The largest edifice at Becan. The buildings at this site were never given fanciful names, in the manner of most other Mayan cities, so this classic example of Rio Bec architecture is known simply as Structure IX.
Chicanna is on the other side of the highway, just 2 km from Becan. It’s a fair bit smaller than its neighbor, and has no particularly large buildings. Still, it’s a rather interesting site in its own right, with some unique features. The name means “House of the Serpent Mouth” in the Mayan language, which is a fair description of its most famous building, officially, “Structure II” a free-standing portico representing the stylized mouth of a serpent, complete with teeth:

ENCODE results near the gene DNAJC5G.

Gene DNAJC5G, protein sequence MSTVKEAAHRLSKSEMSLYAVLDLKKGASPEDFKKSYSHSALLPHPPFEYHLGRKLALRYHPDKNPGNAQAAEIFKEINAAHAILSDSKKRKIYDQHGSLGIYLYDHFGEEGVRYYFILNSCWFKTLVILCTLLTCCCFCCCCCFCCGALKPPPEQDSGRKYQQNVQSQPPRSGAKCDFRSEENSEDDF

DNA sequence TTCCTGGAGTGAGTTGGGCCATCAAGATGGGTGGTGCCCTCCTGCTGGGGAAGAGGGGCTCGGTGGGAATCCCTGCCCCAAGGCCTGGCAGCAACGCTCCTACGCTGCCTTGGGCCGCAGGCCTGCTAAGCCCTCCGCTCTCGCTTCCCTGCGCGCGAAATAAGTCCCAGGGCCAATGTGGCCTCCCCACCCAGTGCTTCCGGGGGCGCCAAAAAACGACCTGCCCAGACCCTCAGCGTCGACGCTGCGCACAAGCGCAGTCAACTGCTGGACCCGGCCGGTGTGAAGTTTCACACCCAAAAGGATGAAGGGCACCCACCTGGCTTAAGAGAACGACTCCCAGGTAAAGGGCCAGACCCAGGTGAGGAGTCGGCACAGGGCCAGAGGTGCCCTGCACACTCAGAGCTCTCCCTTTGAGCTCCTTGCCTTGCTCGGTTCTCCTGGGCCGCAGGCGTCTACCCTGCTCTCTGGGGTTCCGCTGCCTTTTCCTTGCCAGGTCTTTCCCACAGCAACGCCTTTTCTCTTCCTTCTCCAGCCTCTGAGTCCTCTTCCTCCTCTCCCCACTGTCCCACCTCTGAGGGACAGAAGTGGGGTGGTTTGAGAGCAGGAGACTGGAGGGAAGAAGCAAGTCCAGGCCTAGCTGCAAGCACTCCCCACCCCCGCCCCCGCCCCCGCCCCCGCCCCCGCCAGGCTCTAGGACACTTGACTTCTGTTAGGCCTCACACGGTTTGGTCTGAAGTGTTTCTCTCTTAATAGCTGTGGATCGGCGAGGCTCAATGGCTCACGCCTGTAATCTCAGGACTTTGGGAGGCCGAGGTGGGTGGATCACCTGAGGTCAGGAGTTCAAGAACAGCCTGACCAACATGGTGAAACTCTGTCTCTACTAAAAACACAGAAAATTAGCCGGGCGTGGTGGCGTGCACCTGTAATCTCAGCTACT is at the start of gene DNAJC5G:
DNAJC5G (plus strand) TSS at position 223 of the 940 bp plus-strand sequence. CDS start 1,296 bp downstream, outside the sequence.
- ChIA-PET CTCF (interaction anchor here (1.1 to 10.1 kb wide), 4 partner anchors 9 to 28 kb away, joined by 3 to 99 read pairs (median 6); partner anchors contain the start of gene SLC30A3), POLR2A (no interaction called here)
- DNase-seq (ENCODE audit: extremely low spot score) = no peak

House of the Serpent Mouth: Click for an expanded view
You’ll need to use your imagination to visualize this, but the ornate carvings surrounding this portico (above) represent the eyes, the snout, and the teeth of a snake. The open doorway is the mouth, hence the name, “House of the Serpent Mouth”. That’s “Chicanna”, in the Mayan language: Chi (mouth) Can (serpent) Na (house). It’s thought that the priests would disappear through this door during ceremonies, to symbolize their entry into the underworld to commune with the gods. Back in the day, the wall would have been painted, so the eyes and teeth would have stood out garishly, and with the priests in their elaborate feathered costumes, that little bit of stagecraft would have been quite a spectacle! Awe inspiring? More likely terrifying to the common folk.